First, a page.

The Senate passed their recommendations for the $19.8 billion state budget for the fiscal year that begins on July 1 by a vote of 51-0. The Senate went along with Governors and House recommendation to fill a $224 million dollar gap in the Medicaid program and put $147 more into the K-12 education to pay for growth in student enrollment. The Senate also added $10 million to fund the first year of a proposed state-backed venture capital fund.
The Senate budget recommendations of interest to the University System of Georgia (USG) and Georgia State University included $58.8 million in bonds for construction of the new Law/Humanities Building at Georgia State University. Also included is $62.9 million for new USG formula funds, which are critical in meeting enrollment demands along with $44.5 million in bonds for major repairs and renovation (a reduction of $5.5 million from the House version).
Both Chambers have appointed members to a budget conference committee that will negotiate a compromise agreement. Conference committee members include House Appropriations Chairman Terry England, Speaker Pro Tem Jan Jones, Majority Leader Larry O’Neal, Senate Appropriations Chairman Jack Hill, Senate President Pro Tem David Shafer and Senate Majority Leader Ronnie Chance.
Senate Revises Ethics Bill
The Senate Rules Committee voted Thursday (March 21), to approve major changes to a plan earlier adopted by the House of Representatives. The Senate version rewrites HB 142 to include a $100 gift cap, which the Senate passed early in the legislative session. The bill closes “loopholes” by eliminating group spending exceptions. Under the legislation, lobbyists would not be able to spend money on individual committees, caucuses or delegations.
Under the House version, people lobbying for free would have to register if they spent more than five days at the Statehouse seeking to influence state officials. The Senate plan would keep the current rules. Currently, people must register as lobbyists if they are paid to lobby and spend more than 10 percent of their time seeking to influence officials. They must also register if they spend more than $1,000 annually on lobbying efforts.
Travel expenditures by lobbyists are also more strictly regulated under the Senates plan. Lobbyist will no longer be able to pay for lawmakers to travel outside of the United States. Travel costs for a legislator’s family and staff cannot be covered either. The bill passed the Senate by a vote of 52-0 and now goes back to the House for consideration.
Other Legislation of Interest
HB 45, allows the USG to write off small amounts due to the State and carry forward certain fees and revenue through July 1, 2016. This mechanism allows the USG to better manage their operational budget to meet critical needs on campus. The bill passed the Senate Appropriations Committee and is now eligible for consideration in the Senate Rules Committee.
HB 372, lowers the minimum cumulative grade point average required for maintaining eligibility for a HOPE grant from 3.0 to 2.0 for technical colleges. The bill was amended by the Senate Higher Education Committee to add the language from SB 103, which provides powers of the State Board of the Technical College System of Georgia to include the designation of community colleges. The bill passed the Senate by a vote of 48-0 and now goes back to the House for consideration.
HB 287, transfers the Division of Archives and History from the Office of the Secretary of State to the Board of Regents of the University System of Georgia. The bill passed the Senate by a vote of 46-0 and now awaits the Governor’s signature.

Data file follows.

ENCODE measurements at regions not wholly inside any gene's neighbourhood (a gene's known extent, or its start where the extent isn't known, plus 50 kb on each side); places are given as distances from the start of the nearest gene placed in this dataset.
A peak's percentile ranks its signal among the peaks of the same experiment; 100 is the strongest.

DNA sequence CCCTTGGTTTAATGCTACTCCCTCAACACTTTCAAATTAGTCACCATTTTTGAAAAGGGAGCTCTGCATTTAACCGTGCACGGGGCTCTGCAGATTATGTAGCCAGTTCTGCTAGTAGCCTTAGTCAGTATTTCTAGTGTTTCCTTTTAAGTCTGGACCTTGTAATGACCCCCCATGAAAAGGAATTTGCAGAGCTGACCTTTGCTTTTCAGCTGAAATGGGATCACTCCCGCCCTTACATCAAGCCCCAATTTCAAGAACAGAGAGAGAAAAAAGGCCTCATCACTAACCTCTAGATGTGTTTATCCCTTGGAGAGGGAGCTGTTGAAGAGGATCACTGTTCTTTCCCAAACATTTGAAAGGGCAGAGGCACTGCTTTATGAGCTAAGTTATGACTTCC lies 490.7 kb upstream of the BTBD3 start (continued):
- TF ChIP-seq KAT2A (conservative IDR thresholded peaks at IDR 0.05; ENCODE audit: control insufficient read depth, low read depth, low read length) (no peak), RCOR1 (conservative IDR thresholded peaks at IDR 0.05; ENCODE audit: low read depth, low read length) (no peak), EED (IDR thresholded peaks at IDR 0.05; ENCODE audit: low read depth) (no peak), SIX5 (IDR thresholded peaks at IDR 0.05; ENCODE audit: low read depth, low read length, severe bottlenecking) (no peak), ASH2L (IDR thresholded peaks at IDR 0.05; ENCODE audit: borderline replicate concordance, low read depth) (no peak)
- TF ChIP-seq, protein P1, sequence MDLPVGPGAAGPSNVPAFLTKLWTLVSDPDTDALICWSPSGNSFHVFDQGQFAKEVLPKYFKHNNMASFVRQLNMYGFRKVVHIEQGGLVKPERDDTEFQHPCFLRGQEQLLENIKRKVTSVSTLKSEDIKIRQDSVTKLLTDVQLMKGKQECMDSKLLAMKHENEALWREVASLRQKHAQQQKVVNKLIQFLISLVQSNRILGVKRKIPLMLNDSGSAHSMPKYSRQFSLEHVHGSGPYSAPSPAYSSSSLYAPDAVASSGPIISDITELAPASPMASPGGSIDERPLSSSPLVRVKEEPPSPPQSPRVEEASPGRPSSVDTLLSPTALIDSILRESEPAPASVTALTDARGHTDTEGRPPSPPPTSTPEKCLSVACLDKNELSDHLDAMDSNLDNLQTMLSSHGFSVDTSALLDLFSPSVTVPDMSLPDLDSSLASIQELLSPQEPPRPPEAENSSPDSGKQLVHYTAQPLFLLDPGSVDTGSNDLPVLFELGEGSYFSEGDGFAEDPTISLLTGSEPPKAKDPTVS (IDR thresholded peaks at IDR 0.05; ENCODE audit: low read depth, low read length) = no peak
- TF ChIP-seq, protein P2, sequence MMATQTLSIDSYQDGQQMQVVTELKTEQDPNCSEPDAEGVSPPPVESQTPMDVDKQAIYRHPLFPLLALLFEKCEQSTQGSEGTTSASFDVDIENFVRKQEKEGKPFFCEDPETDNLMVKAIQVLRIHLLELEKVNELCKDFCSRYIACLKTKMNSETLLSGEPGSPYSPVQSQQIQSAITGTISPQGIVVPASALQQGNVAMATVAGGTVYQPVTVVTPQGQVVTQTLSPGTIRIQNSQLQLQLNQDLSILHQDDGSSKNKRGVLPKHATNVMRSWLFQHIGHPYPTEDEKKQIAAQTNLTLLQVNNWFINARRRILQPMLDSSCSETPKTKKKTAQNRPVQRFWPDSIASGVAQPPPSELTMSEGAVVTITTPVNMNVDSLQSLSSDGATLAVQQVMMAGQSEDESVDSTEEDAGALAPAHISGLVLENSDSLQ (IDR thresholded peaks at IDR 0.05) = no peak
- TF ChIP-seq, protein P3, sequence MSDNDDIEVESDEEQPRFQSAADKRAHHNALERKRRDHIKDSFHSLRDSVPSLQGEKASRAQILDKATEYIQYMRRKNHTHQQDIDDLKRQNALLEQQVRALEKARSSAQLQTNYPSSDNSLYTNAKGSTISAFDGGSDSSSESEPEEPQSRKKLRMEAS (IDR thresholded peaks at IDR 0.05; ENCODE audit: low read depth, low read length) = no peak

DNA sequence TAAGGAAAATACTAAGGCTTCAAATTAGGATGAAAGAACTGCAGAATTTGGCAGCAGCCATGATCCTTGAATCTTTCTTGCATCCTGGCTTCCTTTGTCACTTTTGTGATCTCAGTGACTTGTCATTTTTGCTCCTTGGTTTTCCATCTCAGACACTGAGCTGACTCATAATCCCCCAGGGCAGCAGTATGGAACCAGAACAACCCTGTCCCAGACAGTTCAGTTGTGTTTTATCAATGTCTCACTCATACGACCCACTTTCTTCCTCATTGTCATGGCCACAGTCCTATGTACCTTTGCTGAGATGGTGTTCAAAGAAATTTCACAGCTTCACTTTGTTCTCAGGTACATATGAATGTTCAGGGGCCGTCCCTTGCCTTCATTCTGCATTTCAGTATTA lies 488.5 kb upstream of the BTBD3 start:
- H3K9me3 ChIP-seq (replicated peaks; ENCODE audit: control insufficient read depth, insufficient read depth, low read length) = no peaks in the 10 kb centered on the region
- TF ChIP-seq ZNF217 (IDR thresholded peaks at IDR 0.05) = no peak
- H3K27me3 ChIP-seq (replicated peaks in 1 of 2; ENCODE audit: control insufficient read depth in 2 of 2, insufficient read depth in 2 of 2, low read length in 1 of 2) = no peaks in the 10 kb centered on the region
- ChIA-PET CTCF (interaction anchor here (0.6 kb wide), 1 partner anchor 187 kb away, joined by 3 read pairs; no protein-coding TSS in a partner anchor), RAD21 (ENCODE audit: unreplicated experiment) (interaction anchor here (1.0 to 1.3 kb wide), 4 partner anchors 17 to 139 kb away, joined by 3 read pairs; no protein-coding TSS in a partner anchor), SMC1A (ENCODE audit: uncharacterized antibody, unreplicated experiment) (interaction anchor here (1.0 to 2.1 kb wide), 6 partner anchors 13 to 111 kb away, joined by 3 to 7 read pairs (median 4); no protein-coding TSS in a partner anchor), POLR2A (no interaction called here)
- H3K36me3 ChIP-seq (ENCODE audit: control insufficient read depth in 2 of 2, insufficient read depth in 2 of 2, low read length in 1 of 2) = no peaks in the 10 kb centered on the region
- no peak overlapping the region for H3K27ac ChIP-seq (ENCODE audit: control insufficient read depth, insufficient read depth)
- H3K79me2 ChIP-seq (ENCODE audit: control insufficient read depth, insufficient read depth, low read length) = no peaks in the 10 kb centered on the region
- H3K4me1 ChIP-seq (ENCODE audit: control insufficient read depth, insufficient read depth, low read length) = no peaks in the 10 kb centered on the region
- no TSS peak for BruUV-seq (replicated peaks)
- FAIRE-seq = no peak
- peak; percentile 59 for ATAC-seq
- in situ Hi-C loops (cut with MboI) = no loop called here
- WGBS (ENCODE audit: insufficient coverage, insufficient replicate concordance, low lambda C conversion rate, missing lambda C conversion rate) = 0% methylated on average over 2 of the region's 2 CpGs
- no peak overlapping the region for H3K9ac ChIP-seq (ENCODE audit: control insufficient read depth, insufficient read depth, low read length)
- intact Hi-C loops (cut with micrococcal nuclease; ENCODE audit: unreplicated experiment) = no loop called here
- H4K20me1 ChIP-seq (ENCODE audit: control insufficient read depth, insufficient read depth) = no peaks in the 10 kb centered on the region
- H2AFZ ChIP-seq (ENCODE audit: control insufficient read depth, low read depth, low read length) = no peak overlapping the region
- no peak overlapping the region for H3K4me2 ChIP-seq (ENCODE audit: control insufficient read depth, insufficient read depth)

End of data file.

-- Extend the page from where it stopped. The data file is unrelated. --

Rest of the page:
HB 131, provides that dual credit courses, in core subject areas, shall be treated in the same manner as advanced placement and international baccalaureate courses for purposes of determining eligibility for the HOPE scholarship. The bill passed the Senate by a vote of 44-5 and now goes back to the House for consideration.
HB 324, would remove the new requirement that HOPE scholars have to fill out the Free Application for Federal Student Aid (FAFSA) form. The bill passed the Senate Higher Education Committee and is now eligible for consideration in the Senate Rules Committee.
HB 517, would allow local governments to ease restrictions on beer and wine sales within 100 yards of a college campus. The bill has been recommitted to the Senate Regulated Industries and Utilities Committee.
HB 232, gives the Board of Regents of the University System of Georgia the authority to set the ORP employee contribution rates. The bill passed the Senate Retirement Committee and is now eligible for consideration in the Senate Rules Committee.
SB 94, authorizes advanced practice registered nurses to order radiographic imaging tests. The bill was tabled by the House Health and Human Services Committee.
HR 763, sponsored by Rep. Rusty Kidd (I-Milledgeville), commending Willie Julian “Bill” Usery, Jr., and inviting him to be recognized by the House of Representatives. Usery has established a reputation as the nation’s top labor-management mediator and has worked throughout his life as a tireless advocate for the working people of America. Due to his outstanding work at Cape Canaveral, Florida, President Kennedy appointed him to the President’s Missile Sites Labor Committee. President Nixon selected him to serve as Assistant Secretary of Labor for Labor Management Services and, subsequently, as the National Director of the Federal Mediation and Conciliation Service. President Ford appointed him as a Special Assistant to the President and, in 1976, as Secretary of Labor. Usery holds an honorary doctorate degree from Georgia State University and is one of only four Distinguished Executive Fellows at Georgia State University.
HR 826, sponsored by Rep. Jay Neal (R-LaFayette), creates the House Human Embryonic Research Study Committee. The bill has been assigned to the House Health and Human Services Committee.
Day 38: Both the House and the Senate will convene at 10:00 am Monday, March 25.
Day 39: Tuesday, March 26.
Day 40: Thursday, March 28 – Sine Die.
Information on legislative activities including all bills and resolutions as well as webcast of daily sessions in both Chambers and committee meetings are available via the General Assembly website at www.legis.state.ga.us.
Government Affairs Team
Tom Lewis, Senior Advisor to the President
Julie Kerlin, Director of Government & Community Affairs
Jason Thomas, Assistant Director of Government & Community Affairs
Debbie Jones, Associate to the Director
Georgia State University
P.O. Box 3999
Atlanta, Georgia 30302